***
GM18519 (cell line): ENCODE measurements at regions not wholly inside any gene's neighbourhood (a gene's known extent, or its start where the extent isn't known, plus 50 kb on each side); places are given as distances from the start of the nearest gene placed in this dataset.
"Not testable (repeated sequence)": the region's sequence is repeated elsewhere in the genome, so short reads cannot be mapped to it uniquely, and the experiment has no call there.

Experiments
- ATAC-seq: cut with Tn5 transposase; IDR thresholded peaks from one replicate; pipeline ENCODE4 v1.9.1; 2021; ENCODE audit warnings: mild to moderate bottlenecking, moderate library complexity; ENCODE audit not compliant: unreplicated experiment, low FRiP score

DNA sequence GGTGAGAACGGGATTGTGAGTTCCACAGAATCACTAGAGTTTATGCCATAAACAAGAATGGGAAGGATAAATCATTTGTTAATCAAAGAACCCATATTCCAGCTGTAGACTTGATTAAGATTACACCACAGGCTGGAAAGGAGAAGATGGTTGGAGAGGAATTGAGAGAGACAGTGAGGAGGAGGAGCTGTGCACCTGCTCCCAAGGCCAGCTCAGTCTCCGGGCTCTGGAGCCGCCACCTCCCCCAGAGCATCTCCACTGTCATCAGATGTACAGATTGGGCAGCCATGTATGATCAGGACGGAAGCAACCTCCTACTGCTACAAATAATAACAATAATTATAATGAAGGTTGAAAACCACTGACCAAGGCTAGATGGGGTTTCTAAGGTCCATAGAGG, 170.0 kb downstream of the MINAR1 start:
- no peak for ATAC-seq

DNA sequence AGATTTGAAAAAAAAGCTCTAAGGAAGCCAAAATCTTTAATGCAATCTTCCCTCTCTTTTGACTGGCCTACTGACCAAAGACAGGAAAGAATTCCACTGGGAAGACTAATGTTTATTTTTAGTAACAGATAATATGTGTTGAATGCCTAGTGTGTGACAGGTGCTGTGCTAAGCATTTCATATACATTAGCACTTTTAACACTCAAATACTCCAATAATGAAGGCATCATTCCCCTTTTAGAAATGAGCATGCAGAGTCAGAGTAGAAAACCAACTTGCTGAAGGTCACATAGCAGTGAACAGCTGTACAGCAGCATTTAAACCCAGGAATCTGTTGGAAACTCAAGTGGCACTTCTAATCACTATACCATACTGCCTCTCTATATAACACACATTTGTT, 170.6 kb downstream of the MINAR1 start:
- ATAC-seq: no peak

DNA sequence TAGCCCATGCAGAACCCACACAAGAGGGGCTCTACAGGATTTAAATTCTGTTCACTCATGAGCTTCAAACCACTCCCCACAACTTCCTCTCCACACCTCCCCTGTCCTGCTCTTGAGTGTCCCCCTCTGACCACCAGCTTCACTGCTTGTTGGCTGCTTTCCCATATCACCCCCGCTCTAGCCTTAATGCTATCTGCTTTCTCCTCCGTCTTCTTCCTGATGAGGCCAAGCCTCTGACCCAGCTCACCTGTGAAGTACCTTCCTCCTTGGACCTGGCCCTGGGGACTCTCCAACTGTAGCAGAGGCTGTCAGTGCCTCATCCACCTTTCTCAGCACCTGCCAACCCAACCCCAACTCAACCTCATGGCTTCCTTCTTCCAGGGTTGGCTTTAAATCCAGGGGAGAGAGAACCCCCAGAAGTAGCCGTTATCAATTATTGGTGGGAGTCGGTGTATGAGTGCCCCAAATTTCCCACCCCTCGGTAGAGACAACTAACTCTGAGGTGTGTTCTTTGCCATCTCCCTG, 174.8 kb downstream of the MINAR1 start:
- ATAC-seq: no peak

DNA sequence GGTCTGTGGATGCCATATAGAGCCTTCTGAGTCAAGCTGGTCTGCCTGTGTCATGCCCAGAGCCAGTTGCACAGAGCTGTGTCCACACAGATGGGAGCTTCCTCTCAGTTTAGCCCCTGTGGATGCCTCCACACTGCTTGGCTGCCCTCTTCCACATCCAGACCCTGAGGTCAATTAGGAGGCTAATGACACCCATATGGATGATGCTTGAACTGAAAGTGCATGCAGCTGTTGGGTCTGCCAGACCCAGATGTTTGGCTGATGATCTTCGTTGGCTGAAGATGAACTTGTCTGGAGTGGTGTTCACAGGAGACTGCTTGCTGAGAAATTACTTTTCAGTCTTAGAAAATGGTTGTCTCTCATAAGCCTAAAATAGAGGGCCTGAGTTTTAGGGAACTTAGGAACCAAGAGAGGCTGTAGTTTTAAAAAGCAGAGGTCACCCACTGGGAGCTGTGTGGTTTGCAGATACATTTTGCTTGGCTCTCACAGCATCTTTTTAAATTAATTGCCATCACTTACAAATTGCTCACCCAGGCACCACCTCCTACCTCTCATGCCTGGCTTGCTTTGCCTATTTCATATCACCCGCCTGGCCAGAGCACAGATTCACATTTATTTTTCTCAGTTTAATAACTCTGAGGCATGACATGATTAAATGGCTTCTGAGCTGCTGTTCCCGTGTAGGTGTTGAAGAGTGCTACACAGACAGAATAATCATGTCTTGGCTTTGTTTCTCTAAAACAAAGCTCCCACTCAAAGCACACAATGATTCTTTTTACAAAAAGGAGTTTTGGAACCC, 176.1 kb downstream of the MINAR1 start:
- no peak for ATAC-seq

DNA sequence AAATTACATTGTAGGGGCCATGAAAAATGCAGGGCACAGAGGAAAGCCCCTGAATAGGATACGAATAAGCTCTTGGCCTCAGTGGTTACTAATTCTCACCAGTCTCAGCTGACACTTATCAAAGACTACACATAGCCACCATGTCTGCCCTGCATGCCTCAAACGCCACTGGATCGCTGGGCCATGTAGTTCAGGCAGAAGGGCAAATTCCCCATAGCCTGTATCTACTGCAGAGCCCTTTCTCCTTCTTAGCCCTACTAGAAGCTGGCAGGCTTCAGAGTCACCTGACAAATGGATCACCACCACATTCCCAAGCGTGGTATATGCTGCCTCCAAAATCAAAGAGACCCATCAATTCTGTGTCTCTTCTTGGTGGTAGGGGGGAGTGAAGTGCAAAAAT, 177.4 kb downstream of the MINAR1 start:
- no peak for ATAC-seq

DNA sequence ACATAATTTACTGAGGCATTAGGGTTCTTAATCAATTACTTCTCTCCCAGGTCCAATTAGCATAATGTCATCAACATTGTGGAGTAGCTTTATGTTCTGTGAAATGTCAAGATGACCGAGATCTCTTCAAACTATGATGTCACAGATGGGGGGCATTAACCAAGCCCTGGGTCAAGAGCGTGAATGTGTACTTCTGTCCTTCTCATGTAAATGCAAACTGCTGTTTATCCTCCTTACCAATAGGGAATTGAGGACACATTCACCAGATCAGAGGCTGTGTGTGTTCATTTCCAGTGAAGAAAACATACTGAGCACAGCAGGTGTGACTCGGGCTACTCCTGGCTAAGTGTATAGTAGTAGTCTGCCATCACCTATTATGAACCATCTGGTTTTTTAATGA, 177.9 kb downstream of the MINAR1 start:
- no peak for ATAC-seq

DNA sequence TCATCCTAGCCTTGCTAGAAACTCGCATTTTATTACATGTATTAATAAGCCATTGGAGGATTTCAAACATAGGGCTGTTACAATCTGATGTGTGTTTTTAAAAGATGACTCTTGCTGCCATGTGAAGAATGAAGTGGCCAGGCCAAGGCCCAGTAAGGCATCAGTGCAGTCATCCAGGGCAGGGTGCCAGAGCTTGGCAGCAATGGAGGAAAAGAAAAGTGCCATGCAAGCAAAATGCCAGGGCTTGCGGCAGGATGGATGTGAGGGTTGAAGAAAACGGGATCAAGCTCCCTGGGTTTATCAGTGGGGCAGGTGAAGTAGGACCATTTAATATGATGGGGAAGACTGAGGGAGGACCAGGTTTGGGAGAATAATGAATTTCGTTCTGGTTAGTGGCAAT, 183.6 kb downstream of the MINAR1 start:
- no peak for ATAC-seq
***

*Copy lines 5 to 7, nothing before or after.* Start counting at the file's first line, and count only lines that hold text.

DNA sequence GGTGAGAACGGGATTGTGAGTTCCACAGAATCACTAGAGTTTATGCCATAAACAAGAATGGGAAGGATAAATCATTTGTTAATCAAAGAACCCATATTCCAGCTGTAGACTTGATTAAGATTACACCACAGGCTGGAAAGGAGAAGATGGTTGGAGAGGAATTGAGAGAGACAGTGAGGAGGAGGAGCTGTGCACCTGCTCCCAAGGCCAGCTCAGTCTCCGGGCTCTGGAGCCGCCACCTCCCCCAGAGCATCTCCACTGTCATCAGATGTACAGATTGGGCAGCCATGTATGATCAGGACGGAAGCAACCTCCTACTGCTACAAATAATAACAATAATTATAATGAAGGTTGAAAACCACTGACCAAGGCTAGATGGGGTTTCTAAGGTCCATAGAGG, 170.0 kb downstream of the MINAR1 start:
- no peak for ATAC-seq

DNA sequence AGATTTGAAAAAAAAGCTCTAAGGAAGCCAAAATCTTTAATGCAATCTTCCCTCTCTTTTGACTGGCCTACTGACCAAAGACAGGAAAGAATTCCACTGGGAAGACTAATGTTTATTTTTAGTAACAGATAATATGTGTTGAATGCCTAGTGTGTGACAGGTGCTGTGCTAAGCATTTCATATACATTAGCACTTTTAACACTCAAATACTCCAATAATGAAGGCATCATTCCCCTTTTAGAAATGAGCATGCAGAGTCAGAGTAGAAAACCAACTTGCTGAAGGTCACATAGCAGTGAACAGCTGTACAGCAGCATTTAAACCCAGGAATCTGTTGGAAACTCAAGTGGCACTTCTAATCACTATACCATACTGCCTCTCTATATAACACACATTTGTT, 170.6 kb downstream of the MINAR1 start: